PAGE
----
As I said in my previous post, I think ConnectED was a Surprisingly Good Conference. Here’s why….
- The smaller scope of the conference worked well. The bulk of attendees have always been primarily interested in the “Lotus” stable of products, but in recent years IBM has tried to force peripheral products (SUT, Kenexa for god’s sake, Portal, Customer Experience Thingummy) down our throats, and forced out, in particular out of the OGS, most of the content that the bulk of attendees, who have PAID TO BE THERE, are interested in. The pendulum swung back this year. Whether it landed in quite the right place is open to debate, but it was definitely a better place.
- The OGS was full of content. This relates to the above, of course, but there was far less sniping and bitching about the OGS because it was genuinely good. Moving the speaker to the end worked well, and also he was one of the best and most genuine speakers I’ve seen in that context: a great choice.
- Condensing everything into the Swan worked well. The rooms were busy, the corridors were packed, everything felt buzzy and alive. Much better this than rattling around in a too-large venue, or having the event padded out with 1000s of IBMers and irrelevant HR people as has happened in recent years.
- Taking into account that this was a “new” conference in some ways, there weren’t too many scheduling SNAFUs.
- Despite cost-cutting on the badge holders, having a proper neck strap on them, instead of the cheese-wire we’ve had a couple of times recently, was a good choice. Thank you.
- The organisation of this conference was clearly a somewhat seat-of-the-pants affair, and many feared it would be a shadow of its former self, but actually it came into its own and in my opinion was the best “non-Lotusphere Lotusphere” yet. The King is dead, long live the King.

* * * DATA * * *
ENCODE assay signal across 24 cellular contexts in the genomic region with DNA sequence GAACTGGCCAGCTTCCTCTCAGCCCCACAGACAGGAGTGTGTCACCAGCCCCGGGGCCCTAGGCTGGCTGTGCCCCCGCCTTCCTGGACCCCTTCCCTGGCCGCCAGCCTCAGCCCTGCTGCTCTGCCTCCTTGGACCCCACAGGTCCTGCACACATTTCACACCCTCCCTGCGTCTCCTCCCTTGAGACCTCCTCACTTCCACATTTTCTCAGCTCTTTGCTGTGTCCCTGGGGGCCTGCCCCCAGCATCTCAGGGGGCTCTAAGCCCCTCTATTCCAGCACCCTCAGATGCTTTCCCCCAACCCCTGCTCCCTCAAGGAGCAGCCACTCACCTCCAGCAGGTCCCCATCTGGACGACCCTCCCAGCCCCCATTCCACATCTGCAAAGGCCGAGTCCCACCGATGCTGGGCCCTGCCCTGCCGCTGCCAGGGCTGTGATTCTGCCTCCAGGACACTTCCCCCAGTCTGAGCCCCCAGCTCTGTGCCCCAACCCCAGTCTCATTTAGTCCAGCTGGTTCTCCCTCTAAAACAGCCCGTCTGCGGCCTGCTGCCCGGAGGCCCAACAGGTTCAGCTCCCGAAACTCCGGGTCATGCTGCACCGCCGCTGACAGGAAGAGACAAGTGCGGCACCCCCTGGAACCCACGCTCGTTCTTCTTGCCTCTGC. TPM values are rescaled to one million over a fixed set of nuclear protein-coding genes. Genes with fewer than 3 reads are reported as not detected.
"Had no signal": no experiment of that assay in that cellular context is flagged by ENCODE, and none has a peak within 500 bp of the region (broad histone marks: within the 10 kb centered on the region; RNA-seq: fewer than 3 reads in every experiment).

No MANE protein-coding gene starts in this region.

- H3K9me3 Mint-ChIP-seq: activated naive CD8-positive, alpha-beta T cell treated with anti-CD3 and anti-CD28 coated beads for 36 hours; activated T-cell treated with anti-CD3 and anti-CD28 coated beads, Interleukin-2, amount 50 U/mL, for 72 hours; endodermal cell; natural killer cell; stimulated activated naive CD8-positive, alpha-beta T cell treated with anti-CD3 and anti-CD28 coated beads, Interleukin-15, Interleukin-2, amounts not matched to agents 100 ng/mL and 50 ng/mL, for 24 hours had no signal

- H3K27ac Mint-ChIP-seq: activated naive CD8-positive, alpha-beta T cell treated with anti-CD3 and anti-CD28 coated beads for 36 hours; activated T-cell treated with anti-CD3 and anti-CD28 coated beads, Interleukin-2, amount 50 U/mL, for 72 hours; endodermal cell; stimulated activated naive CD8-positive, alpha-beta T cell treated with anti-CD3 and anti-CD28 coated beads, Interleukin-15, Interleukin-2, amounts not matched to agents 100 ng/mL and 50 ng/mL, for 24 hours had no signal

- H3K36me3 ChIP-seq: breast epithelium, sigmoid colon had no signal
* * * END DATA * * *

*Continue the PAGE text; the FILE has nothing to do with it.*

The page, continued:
- Great closing session. Okay, we know IBM couldn’t commit to 2016 plans, but even the vague statement of intent we got was a welcome and positive sign for the future.
- Verse. This, with its detailed design work, and Watson-fuelled trickery, and seemingly (from what I’ve seen) well-done integration between email and parts of Connections, is probably the most exciting and innovative thing IBM has produced in the “Collaboration” space since it first released QuickPlace and SameTime. Those two were, as was Notes, years ahead of their time upon release, but IBM then didn’t push them forward fast enough and paid the price. With Verse I believe from a technology standpoint they have an opportunity to reset, to learn from their mistakes, and to move ahead confidently. It’s a pretty compelling product. Will they be able to unseat “out of my cold dead hands” Outlook? I’m not sure. But Google are managing, here and there, and Verse stacks up pretty well against gmail, and blows it away UI-wise. Of course, the proof of the pudding is in the eating, so I’ve signed up for a beta account and will put it through its paces. I am unclear as to how the business partner ecosystem can feed off Verse, but there is definitely talk of extensibility, and there’s BlueMix xPages+Domino happening… so can IBM pull this all together, with the right ambition and delivery, to create something that will sustain both itself and the after-market for the next 5 or 10 years? Are we seeing “the next Lotus Notes” here? Perhaps. I hope so. I have an open mind.
- Charging full price for a conference that was a day shorter was rude. I understand the reasons why, but it’s still rude.
- Stripping out the park party: well, actually I don’t care, as I’ve not bothered with that for years, but from what I hear the replacement wasn’t up to much.
- Drinks tokens? Really?! Are we students FFS? I’m glad it was dropped, but it was pretty damned insulting to have come up with that in the first place, and then to use cheap Staples ticket rolls … just plain stupid.